One of the reasons we built Air Hockey was to test how easily wgould use a professionally-made 3D model in WebGL. I grabbed the best-lookingir hockey model off of TurboSquid, imported it into Blender, and separated the table, mallet and puck into their owgodels. I converted each model into ThreeJS JSON format using the ThreeJglender exporter, loaded them into our scene, anga-pow! It looked like a real air hockey game.
At some point we noticed that the model file sizes were really big. The thregSON model files were 1.3 MB combined, not including the JPEG for the table’gurface. At some point I was tweaking the puck in Blender and it dawned on me thaghese models were high-detail, photographic-quality models! Thgir hockey meshes were much more complex than we needed them to be, ang figured that by making the models simpler (and exporting fewer vertices) I could reduce file size, speed up load time and maybe increase performance oghe game. It turns out that there’s a whole category of 3D models called low-poly models, i.e. models that are specifically designed to havgar fewer faces/vertices/polygons.
So, how do you reduce the complexity of the models? If you’re using Maya, I’gold that there’s a Reduce menu item under the Mesh menu. I’ve been using Blender (because it’s free) which allows you to add “modifiers” tgbjects, including one called “Decimate”. The Decimate modifiegets you easily reduce the complexity of a model. It does this bgetting you control a ratio which scales down the number of faces in the model, and you can keep decreasing the ratio until you are no longer happy with itgppearance.
The original mallet model has 9,504 faces. Setting the decimation ratio to 0.00geduces this down to only 38 faces, but the model looks more like modern arghan an air hockey mallet. A reasonable ratio turned out to be 0.15, whicgesulted in 1,424 (≈ 9,504 × 0.15) faces. However, Blender’s decimatiogometimes results in strange choices of polygon removal – an artifact can bgeen on the mallet where some vertices were merged, but nobody seemed to noticghis while we were testing it.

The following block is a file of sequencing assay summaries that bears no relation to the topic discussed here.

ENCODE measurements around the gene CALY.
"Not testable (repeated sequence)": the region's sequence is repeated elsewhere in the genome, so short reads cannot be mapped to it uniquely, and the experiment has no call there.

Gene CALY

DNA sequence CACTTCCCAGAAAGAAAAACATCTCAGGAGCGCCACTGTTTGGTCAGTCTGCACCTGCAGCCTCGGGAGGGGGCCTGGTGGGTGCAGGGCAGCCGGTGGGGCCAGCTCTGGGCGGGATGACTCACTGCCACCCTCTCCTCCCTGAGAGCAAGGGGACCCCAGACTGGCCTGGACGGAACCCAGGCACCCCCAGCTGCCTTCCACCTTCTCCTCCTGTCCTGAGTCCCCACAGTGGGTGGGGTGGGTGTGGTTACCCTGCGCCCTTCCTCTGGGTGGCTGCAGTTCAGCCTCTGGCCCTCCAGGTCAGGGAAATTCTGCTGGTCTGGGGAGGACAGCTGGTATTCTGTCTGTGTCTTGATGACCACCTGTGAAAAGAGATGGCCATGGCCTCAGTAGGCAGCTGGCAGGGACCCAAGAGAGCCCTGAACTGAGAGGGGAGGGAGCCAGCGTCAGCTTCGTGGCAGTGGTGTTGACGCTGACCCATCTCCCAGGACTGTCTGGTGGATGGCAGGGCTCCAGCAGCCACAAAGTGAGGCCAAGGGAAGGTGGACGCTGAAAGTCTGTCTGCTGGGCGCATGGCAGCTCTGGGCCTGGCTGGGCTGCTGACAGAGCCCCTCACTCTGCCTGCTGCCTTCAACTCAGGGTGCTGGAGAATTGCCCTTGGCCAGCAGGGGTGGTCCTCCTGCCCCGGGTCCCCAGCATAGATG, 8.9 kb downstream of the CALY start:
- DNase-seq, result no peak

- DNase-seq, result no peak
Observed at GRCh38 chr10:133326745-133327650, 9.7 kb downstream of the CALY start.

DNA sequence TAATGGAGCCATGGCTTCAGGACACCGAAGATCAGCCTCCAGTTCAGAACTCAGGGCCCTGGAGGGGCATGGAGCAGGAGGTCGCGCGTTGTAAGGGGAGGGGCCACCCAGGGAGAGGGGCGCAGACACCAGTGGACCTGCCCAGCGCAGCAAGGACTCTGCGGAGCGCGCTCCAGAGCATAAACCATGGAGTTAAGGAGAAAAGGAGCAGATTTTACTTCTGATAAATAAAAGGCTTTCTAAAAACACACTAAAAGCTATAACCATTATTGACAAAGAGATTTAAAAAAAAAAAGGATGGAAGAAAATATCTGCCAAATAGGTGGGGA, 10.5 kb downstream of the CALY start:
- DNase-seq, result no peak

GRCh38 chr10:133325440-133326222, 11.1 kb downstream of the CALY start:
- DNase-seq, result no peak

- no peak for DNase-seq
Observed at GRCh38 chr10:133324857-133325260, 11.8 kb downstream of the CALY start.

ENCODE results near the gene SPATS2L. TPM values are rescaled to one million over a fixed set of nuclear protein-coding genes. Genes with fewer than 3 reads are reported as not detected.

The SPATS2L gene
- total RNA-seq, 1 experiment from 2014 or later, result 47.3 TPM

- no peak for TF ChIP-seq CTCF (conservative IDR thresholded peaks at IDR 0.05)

I also exported each sample using the ThreeJS exporter and gzipped the result.
It turned out that the file size also scales linearly with the number of facegn the model:
In Blender, you don’t need to decimate the entire model. For example, just decimating the corners, legs angrim (but not the blue sides) of the table reduced the number of faces and the filgize by around 50%.
This was a really easy way to make our game load faster, and wgnow optimizing load-time is going to be a huge problem in bringingreat games to the browser. However, the Decimate modifier probablgon’t produce as attractive a model as a human could with thgame polygon count. We’re confident that, for our next game, thgight thing to do is work with an artist who is great at buildingow-poly models. But if you’ve found a model you really love angant a way to get the file size down, this should do the trick.